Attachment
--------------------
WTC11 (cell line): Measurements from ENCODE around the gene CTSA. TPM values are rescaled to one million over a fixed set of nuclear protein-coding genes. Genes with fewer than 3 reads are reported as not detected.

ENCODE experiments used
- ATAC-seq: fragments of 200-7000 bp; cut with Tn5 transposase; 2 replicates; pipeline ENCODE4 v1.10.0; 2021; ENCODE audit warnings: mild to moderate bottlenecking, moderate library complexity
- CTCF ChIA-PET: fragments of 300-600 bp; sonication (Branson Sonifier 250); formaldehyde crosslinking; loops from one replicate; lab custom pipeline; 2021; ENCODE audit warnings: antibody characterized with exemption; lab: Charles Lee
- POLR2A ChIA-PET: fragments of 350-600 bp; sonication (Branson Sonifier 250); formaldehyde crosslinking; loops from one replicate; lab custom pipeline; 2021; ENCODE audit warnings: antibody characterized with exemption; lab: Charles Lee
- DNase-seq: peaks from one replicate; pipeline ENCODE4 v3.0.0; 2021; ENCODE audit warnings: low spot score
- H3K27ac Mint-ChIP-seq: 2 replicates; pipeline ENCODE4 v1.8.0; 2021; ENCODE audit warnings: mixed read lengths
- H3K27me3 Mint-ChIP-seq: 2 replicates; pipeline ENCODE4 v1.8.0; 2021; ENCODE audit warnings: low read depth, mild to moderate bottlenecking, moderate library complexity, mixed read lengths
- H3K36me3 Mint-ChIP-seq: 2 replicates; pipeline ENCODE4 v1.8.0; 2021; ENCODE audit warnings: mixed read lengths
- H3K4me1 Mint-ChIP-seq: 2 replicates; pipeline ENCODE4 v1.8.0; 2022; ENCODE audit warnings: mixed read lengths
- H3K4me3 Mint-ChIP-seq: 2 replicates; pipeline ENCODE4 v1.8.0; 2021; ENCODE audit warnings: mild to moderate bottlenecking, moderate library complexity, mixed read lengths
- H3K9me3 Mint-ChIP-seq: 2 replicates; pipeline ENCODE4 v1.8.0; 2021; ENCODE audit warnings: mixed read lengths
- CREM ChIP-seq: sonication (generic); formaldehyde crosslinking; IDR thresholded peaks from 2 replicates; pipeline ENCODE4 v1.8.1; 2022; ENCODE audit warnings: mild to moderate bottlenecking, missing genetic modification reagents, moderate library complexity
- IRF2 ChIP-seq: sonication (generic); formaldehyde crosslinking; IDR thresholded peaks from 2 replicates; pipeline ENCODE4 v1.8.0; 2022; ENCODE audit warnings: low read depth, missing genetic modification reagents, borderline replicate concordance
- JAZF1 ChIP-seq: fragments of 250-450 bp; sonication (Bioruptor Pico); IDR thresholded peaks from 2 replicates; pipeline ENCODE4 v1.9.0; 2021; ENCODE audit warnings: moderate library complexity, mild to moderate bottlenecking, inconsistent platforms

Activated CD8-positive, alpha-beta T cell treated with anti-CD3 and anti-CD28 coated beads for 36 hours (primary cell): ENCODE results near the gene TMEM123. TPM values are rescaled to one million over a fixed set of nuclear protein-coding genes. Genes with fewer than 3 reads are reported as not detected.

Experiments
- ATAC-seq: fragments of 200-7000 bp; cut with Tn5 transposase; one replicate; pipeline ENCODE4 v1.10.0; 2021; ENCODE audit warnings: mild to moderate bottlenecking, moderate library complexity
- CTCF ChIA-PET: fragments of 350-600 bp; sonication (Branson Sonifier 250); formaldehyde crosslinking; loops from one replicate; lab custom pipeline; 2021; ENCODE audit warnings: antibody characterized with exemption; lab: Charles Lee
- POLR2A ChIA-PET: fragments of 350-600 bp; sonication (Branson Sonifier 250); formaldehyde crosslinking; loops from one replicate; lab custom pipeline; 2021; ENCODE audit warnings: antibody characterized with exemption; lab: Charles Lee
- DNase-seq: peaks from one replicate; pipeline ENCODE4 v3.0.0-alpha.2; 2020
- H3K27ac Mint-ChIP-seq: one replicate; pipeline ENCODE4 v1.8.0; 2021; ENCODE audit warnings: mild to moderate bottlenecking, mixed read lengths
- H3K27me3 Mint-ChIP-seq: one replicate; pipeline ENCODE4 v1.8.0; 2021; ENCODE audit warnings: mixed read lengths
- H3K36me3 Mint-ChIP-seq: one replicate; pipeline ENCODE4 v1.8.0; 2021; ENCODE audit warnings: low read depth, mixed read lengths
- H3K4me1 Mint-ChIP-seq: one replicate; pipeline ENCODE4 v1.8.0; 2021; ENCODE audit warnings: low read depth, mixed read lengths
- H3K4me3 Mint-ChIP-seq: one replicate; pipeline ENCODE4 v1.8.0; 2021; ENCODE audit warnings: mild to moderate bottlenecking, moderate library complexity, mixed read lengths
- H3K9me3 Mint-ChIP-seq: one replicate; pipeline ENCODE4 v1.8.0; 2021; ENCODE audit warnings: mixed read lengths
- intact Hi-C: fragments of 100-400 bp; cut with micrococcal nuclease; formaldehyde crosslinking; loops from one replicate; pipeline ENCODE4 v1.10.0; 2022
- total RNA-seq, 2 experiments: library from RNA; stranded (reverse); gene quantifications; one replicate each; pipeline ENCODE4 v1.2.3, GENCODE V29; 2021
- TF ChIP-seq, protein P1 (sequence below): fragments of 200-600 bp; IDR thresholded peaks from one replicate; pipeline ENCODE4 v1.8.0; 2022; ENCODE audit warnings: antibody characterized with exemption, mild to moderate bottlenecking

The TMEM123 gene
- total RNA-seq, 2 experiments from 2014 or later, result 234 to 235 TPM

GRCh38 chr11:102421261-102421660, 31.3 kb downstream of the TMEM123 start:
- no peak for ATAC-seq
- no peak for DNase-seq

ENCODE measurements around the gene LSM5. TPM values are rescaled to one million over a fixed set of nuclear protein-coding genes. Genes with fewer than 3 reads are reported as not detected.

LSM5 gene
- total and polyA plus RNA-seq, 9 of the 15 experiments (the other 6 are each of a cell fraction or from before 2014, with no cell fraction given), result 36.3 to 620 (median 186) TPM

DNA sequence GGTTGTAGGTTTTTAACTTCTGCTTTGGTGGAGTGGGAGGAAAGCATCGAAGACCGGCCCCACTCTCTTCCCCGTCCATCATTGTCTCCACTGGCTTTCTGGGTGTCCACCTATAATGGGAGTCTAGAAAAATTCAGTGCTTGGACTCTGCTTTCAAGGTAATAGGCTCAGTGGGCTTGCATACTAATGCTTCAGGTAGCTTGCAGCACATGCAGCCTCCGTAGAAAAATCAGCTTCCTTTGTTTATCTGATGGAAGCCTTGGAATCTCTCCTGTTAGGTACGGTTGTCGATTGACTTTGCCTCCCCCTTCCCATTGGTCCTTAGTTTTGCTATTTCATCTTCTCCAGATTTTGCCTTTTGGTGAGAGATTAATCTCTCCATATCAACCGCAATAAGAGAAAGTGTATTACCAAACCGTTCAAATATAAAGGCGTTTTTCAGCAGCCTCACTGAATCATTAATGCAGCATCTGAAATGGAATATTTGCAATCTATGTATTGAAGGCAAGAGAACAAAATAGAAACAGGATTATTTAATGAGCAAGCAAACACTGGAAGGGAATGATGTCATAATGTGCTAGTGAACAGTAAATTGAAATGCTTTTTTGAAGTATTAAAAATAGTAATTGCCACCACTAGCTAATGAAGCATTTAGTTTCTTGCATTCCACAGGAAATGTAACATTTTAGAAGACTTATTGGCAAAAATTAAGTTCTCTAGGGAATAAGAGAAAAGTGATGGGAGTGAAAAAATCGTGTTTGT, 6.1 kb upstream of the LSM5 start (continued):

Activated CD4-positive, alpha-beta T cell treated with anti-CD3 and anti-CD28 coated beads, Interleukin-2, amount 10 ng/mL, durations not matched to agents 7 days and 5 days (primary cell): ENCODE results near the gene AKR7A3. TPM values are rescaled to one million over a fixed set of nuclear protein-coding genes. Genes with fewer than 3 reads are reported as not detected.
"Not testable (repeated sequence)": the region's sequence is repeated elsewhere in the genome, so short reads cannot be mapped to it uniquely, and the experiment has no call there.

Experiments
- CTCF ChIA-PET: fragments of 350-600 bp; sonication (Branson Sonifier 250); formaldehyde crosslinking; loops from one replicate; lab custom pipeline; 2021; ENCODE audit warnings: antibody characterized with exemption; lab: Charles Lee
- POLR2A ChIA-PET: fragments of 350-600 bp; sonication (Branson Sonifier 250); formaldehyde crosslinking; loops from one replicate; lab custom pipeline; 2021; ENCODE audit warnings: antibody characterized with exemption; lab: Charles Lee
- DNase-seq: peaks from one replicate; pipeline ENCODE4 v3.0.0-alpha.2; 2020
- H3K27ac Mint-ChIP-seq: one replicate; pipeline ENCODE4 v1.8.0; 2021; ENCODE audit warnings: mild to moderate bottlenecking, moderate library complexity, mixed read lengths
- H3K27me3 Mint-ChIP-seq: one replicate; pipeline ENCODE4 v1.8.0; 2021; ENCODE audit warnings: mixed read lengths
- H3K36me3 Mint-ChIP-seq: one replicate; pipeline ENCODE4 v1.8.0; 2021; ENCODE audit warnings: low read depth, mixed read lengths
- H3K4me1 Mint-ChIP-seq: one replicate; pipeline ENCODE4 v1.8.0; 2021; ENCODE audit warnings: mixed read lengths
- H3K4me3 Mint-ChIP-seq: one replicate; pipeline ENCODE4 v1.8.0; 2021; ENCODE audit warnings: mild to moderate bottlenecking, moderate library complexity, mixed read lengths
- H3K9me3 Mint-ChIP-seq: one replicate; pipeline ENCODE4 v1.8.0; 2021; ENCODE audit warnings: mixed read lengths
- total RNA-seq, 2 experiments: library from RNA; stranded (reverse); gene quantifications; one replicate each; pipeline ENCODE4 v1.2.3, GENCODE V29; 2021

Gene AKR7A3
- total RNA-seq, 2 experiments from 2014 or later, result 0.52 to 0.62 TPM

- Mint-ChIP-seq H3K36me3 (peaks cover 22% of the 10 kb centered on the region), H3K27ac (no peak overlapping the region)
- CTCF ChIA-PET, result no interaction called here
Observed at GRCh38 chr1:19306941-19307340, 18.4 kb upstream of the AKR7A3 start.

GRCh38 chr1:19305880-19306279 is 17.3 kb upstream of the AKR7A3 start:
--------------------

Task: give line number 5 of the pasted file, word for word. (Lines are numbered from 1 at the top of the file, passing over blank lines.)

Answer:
- POLR2A ChIA-PET: fragments of 350-600 bp; sonication (Branson Sonifier 250); formaldehyde crosslinking; loops from one replicate; lab custom pipeline; 2021; ENCODE audit warnings: antibody characterized with exemption; lab: Charles Lee